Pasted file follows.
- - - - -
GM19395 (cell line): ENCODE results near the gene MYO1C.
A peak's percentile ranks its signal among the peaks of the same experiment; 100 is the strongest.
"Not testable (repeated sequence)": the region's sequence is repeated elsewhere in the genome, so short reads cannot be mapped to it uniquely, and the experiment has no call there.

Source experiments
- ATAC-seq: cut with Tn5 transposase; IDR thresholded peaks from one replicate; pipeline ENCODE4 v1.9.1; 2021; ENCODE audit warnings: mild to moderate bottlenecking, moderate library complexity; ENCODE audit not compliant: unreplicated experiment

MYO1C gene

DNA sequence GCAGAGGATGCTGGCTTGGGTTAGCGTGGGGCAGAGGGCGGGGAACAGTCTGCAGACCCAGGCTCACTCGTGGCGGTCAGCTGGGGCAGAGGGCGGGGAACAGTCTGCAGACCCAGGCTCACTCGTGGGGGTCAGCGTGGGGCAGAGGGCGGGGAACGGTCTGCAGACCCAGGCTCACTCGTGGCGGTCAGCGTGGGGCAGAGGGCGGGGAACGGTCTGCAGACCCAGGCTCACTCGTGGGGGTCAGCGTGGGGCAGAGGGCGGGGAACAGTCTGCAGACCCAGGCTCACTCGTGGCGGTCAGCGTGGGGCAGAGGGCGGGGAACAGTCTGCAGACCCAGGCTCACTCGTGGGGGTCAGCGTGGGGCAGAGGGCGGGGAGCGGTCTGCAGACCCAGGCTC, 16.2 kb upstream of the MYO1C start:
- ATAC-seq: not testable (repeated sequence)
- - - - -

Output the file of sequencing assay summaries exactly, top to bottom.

GM19395 (cell line): ENCODE results near the gene MYO1C.
A peak's percentile ranks its signal among the peaks of the same experiment; 100 is the strongest.
"Not testable (repeated sequence)": the region's sequence is repeated elsewhere in the genome, so short reads cannot be mapped to it uniquely, and the experiment has no call there.

Source experiments
- ATAC-seq: cut with Tn5 transposase; IDR thresholded peaks from one replicate; pipeline ENCODE4 v1.9.1; 2021; ENCODE audit warnings: mild to moderate bottlenecking, moderate library complexity; ENCODE audit not compliant: unreplicated experiment

MYO1C gene

DNA sequence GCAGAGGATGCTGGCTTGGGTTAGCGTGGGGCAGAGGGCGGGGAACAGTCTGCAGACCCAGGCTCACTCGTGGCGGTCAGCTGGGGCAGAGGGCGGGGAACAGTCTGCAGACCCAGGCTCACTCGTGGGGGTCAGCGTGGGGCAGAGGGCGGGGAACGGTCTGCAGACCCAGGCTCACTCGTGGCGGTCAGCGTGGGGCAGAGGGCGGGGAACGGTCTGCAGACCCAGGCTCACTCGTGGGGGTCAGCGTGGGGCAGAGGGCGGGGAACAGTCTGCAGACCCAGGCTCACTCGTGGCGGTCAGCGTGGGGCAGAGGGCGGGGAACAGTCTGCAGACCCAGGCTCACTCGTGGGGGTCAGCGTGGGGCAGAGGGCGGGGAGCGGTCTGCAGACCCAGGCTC, 16.2 kb upstream of the MYO1C start:
- ATAC-seq: not testable (repeated sequence)